Title: The Snowman
Author: R.L. Stine
Series: Point Horror
Publication Date: 02/01/1991
Classification: Horror, Young Adult
Scholastic debuted Point Horror as a series in 1991, originally by repackaging several previous books under the new banner. The mission was simple: create solid horror stories for teens. And it worked, with the jagged, spattered lettering and haunting covers becoming staples on young adult bookshelves throughout the ‘90s. New books were
published through 2005 from authors like Christopher Pike, Caroline B. Cooney, and Diane Hoh.
Here’s one of those— the chilling tale of The Snowman.
The tone for the entire book is set in the first few chapters. We open on Heather talking to her Uncle James as he patches a leak on their snowy roof. He verbally attacks her repeatedly until, fed up, she knocks the ladder over, leaving him to freeze. Only the next chapter reveals she was only imagining this scenario and she rethinks the scene, choosing to not bump the ladder until Uncle James is already climbing down, causing him to topple down and, presumably, die.
Which is all a bit intense, but then the next scene shows Heather has actually been making out with her boyfriend, Ben, in his car … while fantasizing about murdering her Uncle. She then openly admits this to Ben. It’s awkward and a bit silly, but then, so is the rest of the book.
Heather might have dreams of murder, but that doesn’t keep her from being banal. The opening chapters suggest someone with pluck and cunning, but she spends most of the book confused and brooding. But it isn’t all her fault—she is as R.L. Stine wrote her. This does allow her some growth as the book progresses, but she remains passive, with most of the action occurring despite her. Her primary concerns are how much she hates her job at the coffee shop in the local mall and the fact that Uncle James refuses to let her touch her considerable trust fund.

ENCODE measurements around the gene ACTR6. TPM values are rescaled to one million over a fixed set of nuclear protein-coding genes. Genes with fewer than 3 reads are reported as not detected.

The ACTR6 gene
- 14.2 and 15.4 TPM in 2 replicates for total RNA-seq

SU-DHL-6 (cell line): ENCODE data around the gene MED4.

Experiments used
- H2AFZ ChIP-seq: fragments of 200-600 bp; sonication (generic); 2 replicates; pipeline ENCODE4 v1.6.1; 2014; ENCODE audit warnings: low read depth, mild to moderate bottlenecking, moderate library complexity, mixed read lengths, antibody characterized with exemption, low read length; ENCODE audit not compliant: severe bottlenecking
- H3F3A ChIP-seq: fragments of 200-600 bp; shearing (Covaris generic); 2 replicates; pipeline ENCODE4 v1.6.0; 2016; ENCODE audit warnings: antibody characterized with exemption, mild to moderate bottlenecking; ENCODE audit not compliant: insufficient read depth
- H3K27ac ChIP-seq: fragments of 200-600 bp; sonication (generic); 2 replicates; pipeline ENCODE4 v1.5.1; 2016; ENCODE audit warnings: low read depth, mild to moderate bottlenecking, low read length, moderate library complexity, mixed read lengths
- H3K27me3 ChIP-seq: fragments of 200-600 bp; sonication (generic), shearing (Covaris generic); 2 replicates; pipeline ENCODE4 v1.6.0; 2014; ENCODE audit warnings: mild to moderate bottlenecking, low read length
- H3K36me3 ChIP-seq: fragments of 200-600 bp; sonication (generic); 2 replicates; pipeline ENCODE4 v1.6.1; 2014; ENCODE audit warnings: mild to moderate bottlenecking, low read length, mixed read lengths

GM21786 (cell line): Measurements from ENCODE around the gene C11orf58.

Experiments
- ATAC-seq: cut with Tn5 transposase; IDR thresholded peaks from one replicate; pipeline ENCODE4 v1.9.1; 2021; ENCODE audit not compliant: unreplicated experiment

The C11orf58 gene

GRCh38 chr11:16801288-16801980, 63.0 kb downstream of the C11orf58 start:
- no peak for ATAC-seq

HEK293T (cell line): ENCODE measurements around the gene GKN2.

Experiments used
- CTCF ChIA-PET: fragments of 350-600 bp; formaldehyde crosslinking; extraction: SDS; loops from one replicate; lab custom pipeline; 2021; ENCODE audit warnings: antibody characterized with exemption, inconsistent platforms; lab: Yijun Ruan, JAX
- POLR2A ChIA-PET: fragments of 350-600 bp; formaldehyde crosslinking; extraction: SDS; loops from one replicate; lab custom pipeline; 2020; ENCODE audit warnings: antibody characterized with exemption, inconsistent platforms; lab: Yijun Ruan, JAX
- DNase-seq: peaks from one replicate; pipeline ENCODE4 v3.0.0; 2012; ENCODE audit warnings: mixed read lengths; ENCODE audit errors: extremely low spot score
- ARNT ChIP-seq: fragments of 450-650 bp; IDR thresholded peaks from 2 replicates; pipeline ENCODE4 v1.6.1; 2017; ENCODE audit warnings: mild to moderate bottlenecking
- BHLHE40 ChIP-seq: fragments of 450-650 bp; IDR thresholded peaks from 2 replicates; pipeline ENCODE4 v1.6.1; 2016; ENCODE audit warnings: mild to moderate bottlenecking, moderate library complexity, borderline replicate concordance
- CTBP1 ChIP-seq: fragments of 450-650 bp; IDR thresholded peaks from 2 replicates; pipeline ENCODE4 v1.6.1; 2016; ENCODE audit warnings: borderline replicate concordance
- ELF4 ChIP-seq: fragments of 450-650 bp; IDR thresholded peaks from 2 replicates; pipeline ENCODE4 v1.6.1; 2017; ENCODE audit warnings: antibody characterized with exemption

Then He Walks In
Pure white hair. Cleft chin. That’s about as interesting as Snowman, the boy Heather meets at the cafe, gets.
Lies, All Lies
Actually, that’s not entirely fair. He lies a lot and it’s clear he immediately begins deceiving Heather. He claims he recently moved to their town and attends her high school, but then struggles to name his homeroom teacher. Heather has never seen him in school before, but brushes this aside, and her ability to believe blatant untruths plays rampantly throughout the book. It’s a frustrating character flaw.
She accepts his frequent excuses for why they never meet at school.
She accepts that he lost his wallet and can’t ever pay at the coffee shop.
She even accepts that his brother suddenly needs $2,000 for a mysterious operation.
The only time she doesn’t believe him is when he tells her he killed her Uncle until she sees the body. Snowman claims that he strangled Uncle James with a soft wool scarf, so it will appear he died of a heart attack, and Heather also accepts that. Of course, she does have a lot on her mind at that point, trying to figure out how to get out of this mess.
The Rest of the Gang
This is a quick read, but Stine manages to cycle through a cast of characters that don’t do much to move the plot. Kim is the closest person Heather has to a friend, and her descriptions are unfortunately cringe-inducing. Stine seems to think the most interesting thing about her is that she’s “chunky”.
Then there’s Ben, Heather’s boyfriend, and the one character who she appears to exert some influence over. He’s a stock boyfriend, playing up the Good Boy image against Snowman’s Homicidal Boy. After Heather begins actively dating Snowman, she initially approaches Ben about opening their relationship because she wants them both. Ben is probably the most sympathetic character, though based on none of his own actions.
Aunt Belle mostly wrings her hands at Uncle James’s torment.
Some of this could seem negative and even snarky, and The Snowman certainly does have problems. Heather plods through the action with complete naivete and Snowman crashes through with the subtlety of a melodrama. However, this book is exactly why I love paperback fiction of the ‘90s. It’s clunky and quaint with just enough bizarre originality to keep me engaged. No matter the plot holes, it’s never boring with the bones for a great suspense novel.
“I’m a living mummy. A living snow mummy. But not for long. Soon the air will be gone. Soon I’ll be a dead snow mummy.”